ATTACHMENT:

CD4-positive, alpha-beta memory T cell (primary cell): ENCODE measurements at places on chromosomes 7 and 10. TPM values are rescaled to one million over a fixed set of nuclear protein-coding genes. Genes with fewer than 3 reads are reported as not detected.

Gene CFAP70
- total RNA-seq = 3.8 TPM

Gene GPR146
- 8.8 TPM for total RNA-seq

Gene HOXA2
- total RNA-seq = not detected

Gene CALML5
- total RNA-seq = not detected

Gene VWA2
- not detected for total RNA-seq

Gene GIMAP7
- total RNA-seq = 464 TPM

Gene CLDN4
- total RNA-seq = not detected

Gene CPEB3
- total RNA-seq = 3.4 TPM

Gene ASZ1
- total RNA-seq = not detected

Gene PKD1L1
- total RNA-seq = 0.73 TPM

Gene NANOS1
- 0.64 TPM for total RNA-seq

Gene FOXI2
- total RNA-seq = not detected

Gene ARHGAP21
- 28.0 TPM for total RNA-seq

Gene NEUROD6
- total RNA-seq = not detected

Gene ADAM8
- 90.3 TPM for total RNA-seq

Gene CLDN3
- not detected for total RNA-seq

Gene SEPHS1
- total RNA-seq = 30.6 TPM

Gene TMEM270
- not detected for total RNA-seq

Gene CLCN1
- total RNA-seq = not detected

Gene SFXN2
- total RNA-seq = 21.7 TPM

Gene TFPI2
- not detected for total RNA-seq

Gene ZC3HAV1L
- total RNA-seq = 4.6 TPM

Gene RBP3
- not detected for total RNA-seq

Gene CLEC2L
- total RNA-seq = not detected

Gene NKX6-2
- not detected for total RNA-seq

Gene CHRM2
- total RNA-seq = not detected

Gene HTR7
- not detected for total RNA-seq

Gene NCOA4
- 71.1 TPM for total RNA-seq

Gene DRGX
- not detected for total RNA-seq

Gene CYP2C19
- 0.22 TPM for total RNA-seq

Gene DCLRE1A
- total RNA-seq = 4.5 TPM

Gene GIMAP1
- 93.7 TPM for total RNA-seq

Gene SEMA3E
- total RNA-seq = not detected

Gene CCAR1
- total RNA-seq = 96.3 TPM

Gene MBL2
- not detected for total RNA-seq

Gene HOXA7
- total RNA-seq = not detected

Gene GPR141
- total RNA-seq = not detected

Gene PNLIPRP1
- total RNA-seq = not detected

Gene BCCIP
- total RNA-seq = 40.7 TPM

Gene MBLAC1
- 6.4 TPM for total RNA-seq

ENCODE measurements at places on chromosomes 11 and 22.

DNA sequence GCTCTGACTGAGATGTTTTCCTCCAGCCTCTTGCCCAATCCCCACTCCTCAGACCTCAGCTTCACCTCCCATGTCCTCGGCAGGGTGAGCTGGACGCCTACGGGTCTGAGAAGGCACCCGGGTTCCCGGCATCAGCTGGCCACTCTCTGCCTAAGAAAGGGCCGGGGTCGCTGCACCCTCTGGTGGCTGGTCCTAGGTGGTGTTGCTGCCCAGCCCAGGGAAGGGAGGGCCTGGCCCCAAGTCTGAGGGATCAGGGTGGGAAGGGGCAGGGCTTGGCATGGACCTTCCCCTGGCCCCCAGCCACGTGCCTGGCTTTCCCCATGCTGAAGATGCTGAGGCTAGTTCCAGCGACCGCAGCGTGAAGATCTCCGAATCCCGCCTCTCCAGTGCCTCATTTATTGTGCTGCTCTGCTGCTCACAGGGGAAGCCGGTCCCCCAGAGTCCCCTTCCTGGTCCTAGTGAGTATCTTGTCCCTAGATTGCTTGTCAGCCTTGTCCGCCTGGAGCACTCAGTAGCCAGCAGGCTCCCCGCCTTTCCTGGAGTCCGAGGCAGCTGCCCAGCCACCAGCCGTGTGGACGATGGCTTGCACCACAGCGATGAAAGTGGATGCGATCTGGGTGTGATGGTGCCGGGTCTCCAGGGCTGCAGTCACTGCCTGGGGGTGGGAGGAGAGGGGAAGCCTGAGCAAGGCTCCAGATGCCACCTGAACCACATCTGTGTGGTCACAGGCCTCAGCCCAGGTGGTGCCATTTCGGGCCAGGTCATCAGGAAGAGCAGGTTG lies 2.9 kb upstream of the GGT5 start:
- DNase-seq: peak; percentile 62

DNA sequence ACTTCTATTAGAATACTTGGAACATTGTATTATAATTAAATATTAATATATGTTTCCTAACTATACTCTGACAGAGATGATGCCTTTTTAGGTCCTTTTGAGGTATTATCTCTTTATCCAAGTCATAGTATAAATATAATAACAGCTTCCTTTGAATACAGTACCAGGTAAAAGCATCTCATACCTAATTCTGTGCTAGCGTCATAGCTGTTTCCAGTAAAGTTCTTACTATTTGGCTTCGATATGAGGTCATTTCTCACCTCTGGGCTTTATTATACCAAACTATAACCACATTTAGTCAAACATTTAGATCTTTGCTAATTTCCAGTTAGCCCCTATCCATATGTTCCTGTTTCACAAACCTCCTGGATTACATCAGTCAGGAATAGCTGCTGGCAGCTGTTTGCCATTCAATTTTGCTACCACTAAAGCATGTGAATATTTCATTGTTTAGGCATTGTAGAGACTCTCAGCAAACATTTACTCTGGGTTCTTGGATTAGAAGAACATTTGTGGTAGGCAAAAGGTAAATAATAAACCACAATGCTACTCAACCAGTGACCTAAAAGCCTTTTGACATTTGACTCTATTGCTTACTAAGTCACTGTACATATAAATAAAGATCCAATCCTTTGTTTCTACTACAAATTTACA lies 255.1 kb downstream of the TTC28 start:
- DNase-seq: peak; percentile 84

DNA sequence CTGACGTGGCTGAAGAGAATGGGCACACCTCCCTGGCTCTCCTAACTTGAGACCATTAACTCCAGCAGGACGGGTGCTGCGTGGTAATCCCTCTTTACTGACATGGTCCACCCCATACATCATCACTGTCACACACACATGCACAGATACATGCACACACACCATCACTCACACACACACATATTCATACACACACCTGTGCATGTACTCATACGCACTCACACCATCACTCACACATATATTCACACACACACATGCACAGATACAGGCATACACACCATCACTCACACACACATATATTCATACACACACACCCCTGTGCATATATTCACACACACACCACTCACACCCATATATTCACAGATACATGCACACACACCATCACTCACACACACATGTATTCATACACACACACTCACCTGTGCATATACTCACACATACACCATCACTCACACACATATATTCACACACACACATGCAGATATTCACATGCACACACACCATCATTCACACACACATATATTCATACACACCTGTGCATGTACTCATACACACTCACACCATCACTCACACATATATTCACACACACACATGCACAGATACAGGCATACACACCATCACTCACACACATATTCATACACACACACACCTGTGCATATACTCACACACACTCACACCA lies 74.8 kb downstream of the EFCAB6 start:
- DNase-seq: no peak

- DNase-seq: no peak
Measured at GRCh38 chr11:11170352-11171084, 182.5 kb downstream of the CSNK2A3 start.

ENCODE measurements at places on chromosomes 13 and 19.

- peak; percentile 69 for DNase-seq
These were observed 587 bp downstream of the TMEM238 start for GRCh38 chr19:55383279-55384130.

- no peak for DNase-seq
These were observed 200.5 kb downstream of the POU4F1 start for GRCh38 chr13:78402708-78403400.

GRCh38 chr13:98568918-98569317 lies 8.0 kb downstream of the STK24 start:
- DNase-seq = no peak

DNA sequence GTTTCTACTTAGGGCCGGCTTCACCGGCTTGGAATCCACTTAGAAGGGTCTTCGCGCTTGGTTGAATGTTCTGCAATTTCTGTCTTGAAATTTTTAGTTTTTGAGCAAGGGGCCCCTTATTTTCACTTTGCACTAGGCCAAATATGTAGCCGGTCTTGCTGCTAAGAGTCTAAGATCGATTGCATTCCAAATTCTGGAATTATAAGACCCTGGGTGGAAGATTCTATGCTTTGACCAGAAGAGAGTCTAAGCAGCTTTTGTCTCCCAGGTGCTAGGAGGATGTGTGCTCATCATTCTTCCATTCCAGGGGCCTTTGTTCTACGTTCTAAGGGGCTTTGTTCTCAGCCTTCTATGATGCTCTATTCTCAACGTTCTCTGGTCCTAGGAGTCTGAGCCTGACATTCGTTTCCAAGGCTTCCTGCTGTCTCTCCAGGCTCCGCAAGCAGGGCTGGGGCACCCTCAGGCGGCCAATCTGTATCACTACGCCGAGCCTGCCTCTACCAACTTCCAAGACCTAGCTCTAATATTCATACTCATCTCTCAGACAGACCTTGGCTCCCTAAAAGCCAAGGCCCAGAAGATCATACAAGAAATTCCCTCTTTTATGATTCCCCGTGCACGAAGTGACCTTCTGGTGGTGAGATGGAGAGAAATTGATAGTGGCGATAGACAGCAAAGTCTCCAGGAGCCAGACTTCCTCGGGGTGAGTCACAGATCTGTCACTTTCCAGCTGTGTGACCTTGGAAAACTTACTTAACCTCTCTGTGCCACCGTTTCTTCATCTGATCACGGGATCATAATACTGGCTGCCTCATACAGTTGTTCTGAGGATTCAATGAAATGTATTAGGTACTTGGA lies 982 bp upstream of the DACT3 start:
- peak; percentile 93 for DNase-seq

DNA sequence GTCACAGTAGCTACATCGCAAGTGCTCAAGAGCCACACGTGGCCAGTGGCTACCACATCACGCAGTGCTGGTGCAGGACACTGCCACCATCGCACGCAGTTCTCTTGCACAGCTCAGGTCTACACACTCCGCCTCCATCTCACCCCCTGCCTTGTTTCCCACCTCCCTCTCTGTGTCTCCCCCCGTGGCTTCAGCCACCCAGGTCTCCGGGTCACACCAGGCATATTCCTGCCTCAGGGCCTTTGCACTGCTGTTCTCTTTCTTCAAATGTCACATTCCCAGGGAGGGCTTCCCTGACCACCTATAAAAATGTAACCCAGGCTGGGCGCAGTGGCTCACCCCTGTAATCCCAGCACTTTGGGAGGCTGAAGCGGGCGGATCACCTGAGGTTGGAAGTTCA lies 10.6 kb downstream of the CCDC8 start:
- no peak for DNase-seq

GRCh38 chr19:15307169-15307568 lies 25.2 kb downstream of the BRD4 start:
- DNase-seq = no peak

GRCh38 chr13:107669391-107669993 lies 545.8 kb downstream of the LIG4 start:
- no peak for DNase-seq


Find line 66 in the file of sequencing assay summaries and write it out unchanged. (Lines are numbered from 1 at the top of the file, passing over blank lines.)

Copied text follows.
Gene SEMA3E